Lindsey Hall

244 DAYS

Home has become
A small throbbing ache
Which I stroke daily
Glutton for pain, my heart
No longer beats in my breast
In its stead the center of my existence
Becomes home.
The gazebo overlooking evergreens
On a chill autumn eve
Dad's cigar smoke and bad jokes
Blending in the air
With mom's laughter
That laugh
Which even the distance
Of the French seashore
Cannot keep from me,
From bringing a sad smile to my lips.



She's on a roll now
The words are tumbling out
One stumbles on the other to explain
Algeria. The war. To me, an ignorant.

"Mon cousin… they found him
brulé vivant;
Do you know what that means?"

I rack my feeble grasp of French:
Crème brulée is all I come up with,
From several summers spent catering
To the custard needs of rich restaurant patrons.
The crème is burned to a delicate crisp
Cracked with the tap of a silver spoon…


Vivant. She said vivant.
Vivacious. Vivid. C'est la vie.

My mind makes the translation
Quicker than the heart can accept

Burned alive.

"He was hanging from a tree. He was black, all black
So noir naught but his mère l'a reconnu .
They all came out to look, but no one knew
This raw bloody corpse.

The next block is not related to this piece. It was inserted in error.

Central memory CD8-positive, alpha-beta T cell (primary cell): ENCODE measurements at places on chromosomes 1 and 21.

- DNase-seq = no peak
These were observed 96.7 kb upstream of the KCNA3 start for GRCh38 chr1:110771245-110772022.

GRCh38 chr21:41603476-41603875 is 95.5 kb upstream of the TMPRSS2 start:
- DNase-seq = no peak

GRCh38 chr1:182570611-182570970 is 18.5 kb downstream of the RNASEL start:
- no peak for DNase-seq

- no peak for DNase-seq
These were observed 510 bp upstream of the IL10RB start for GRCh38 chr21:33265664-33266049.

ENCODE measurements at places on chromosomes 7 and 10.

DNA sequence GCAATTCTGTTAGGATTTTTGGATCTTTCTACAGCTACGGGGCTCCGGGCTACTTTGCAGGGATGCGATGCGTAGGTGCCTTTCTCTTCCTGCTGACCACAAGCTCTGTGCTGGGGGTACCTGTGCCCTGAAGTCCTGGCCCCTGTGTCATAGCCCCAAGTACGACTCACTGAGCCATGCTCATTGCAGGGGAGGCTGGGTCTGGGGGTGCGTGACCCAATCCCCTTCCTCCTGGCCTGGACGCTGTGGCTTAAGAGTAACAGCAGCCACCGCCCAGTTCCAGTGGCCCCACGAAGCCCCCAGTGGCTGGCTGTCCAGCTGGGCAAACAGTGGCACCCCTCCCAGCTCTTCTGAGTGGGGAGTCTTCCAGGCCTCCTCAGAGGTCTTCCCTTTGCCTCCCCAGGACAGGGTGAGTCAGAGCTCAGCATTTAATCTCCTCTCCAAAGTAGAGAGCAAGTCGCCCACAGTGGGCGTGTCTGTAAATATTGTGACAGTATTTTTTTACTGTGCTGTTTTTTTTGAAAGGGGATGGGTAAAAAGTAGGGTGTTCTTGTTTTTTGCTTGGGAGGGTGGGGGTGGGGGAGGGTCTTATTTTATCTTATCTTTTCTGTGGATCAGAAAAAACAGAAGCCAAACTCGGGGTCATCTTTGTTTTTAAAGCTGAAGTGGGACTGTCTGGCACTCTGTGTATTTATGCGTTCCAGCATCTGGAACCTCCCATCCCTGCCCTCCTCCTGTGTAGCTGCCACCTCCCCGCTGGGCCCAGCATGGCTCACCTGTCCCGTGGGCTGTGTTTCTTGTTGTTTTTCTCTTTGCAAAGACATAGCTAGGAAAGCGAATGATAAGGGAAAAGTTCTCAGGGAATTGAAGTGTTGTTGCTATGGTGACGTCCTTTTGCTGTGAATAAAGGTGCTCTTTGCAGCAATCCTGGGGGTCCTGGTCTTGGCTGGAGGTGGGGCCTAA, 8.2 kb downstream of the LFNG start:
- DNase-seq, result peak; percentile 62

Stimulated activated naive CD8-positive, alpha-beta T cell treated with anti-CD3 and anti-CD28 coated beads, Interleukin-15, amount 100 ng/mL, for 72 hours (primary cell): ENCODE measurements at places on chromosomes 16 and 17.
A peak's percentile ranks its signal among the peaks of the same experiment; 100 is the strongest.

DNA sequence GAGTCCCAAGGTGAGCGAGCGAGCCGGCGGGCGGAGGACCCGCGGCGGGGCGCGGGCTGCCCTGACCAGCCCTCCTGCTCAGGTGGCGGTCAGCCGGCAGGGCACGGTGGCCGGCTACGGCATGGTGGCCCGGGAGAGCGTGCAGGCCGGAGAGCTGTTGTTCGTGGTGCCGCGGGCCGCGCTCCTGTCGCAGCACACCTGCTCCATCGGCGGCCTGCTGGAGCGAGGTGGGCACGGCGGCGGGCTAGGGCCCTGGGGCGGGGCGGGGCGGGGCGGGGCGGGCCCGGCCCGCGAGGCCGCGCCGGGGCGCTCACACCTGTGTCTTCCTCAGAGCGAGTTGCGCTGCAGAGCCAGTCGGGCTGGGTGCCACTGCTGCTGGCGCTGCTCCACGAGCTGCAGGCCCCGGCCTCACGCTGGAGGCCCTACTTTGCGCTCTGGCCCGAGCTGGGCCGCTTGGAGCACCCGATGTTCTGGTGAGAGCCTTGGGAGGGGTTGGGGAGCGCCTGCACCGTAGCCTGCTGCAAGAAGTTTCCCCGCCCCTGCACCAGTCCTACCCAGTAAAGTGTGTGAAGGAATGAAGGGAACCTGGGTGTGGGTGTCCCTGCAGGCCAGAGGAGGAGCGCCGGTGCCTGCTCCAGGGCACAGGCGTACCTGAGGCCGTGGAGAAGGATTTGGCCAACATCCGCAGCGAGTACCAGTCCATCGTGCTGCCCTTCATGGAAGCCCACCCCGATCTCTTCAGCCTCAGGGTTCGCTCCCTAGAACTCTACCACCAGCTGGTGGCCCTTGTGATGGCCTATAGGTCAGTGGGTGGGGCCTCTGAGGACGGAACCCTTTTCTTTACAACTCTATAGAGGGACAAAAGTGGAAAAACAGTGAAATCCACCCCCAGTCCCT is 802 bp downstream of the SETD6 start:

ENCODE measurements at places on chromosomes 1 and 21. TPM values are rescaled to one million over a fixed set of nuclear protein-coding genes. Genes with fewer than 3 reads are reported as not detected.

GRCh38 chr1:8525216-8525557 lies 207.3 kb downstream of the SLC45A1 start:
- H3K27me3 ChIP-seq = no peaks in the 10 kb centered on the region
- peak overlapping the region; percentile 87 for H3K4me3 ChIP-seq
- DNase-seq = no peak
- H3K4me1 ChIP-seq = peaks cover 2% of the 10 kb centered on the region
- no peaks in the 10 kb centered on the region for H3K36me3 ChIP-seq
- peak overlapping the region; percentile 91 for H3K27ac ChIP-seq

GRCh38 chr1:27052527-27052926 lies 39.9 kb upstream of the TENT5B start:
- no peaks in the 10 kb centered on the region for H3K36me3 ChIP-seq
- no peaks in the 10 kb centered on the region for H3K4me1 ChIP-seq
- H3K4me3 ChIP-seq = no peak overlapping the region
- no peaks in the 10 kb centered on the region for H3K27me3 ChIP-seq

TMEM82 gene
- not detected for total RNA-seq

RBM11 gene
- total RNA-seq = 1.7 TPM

Only his mother recognized him-
No one knows how."



In a dimly lit little cavern of a room,
Air draped heavy and sweet with shisha smoke,
He regarded me across the divan
White eyebrows raised in surprise.

My request hung teetering between us
Throwing its scattered light across the low tables,
Echoing the patterned glow wafting down
From Moroccan lanterns in the rafters.

I waited to see if it would crash to the ground
-A trainwreck, like me-
Or if the gentle smoke rings issuing from his pipe
Would catch it and waft it to the light.

Pourquoi voulez-vous apprendre l'arabe?
The one question I don't want to answer.
"Two reasons," I tell him, in faltering French,
"J'ai deux raisons: pride and love."

"Ah." He falls silent again, contemplating nothing,
"These are the same abstractions we all have for living.